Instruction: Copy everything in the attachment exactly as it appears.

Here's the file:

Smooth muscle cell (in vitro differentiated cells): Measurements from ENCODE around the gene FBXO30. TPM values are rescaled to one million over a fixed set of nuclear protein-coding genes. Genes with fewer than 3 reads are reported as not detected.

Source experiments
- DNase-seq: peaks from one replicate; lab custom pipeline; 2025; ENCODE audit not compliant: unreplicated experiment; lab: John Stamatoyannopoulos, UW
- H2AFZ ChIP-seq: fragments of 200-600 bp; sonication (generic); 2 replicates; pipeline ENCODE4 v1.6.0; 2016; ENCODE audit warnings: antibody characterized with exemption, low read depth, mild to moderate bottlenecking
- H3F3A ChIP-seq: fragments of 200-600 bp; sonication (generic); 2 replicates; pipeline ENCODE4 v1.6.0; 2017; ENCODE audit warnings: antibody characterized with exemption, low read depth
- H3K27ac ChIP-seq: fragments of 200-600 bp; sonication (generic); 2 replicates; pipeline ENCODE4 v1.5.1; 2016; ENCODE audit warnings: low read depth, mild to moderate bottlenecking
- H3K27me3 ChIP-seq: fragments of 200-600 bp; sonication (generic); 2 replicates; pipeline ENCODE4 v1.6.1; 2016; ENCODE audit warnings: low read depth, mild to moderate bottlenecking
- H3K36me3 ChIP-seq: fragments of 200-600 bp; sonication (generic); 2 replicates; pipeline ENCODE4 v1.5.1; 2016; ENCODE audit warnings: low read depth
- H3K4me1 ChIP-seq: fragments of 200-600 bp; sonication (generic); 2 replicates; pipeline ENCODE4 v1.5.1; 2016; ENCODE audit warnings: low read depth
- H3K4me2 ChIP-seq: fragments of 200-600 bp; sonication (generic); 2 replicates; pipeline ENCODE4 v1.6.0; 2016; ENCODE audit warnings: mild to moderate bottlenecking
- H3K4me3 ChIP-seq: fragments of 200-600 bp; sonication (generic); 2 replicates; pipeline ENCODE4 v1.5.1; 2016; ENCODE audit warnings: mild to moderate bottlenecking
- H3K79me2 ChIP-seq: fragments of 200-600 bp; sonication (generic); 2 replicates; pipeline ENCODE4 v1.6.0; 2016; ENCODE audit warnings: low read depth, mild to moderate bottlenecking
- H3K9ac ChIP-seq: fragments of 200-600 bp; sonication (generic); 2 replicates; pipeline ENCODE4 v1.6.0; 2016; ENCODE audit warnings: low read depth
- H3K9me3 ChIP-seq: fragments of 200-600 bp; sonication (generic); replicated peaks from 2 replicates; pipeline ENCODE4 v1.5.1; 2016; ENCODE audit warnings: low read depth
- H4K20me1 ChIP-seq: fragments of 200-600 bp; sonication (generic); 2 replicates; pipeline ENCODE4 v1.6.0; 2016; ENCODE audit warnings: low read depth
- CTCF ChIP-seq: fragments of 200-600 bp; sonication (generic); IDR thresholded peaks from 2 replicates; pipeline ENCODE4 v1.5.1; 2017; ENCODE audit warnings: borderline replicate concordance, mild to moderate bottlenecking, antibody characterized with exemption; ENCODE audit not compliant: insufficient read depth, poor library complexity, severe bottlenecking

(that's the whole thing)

Smooth muscle cell (in vitro differentiated cells): Measurements from ENCODE around the gene FBXO30. TPM values are rescaled to one million over a fixed set of nuclear protein-coding genes. Genes with fewer than 3 reads are reported as not detected.

Source experiments
- DNase-seq: peaks from one replicate; lab custom pipeline; 2025; ENCODE audit not compliant: unreplicated experiment; lab: John Stamatoyannopoulos, UW
- H2AFZ ChIP-seq: fragments of 200-600 bp; sonication (generic); 2 replicates; pipeline ENCODE4 v1.6.0; 2016; ENCODE audit warnings: antibody characterized with exemption, low read depth, mild to moderate bottlenecking
- H3F3A ChIP-seq: fragments of 200-600 bp; sonication (generic); 2 replicates; pipeline ENCODE4 v1.6.0; 2017; ENCODE audit warnings: antibody characterized with exemption, low read depth
- H3K27ac ChIP-seq: fragments of 200-600 bp; sonication (generic); 2 replicates; pipeline ENCODE4 v1.5.1; 2016; ENCODE audit warnings: low read depth, mild to moderate bottlenecking
- H3K27me3 ChIP-seq: fragments of 200-600 bp; sonication (generic); 2 replicates; pipeline ENCODE4 v1.6.1; 2016; ENCODE audit warnings: low read depth, mild to moderate bottlenecking
- H3K36me3 ChIP-seq: fragments of 200-600 bp; sonication (generic); 2 replicates; pipeline ENCODE4 v1.5.1; 2016; ENCODE audit warnings: low read depth
- H3K4me1 ChIP-seq: fragments of 200-600 bp; sonication (generic); 2 replicates; pipeline ENCODE4 v1.5.1; 2016; ENCODE audit warnings: low read depth
- H3K4me2 ChIP-seq: fragments of 200-600 bp; sonication (generic); 2 replicates; pipeline ENCODE4 v1.6.0; 2016; ENCODE audit warnings: mild to moderate bottlenecking
- H3K4me3 ChIP-seq: fragments of 200-600 bp; sonication (generic); 2 replicates; pipeline ENCODE4 v1.5.1; 2016; ENCODE audit warnings: mild to moderate bottlenecking
- H3K79me2 ChIP-seq: fragments of 200-600 bp; sonication (generic); 2 replicates; pipeline ENCODE4 v1.6.0; 2016; ENCODE audit warnings: low read depth, mild to moderate bottlenecking
- H3K9ac ChIP-seq: fragments of 200-600 bp; sonication (generic); 2 replicates; pipeline ENCODE4 v1.6.0; 2016; ENCODE audit warnings: low read depth
- H3K9me3 ChIP-seq: fragments of 200-600 bp; sonication (generic); replicated peaks from 2 replicates; pipeline ENCODE4 v1.5.1; 2016; ENCODE audit warnings: low read depth
- H4K20me1 ChIP-seq: fragments of 200-600 bp; sonication (generic); 2 replicates; pipeline ENCODE4 v1.6.0; 2016; ENCODE audit warnings: low read depth
- CTCF ChIP-seq: fragments of 200-600 bp; sonication (generic); IDR thresholded peaks from 2 replicates; pipeline ENCODE4 v1.5.1; 2017; ENCODE audit warnings: borderline replicate concordance, mild to moderate bottlenecking, antibody characterized with exemption; ENCODE audit not compliant: insufficient read depth, poor library complexity, severe bottlenecking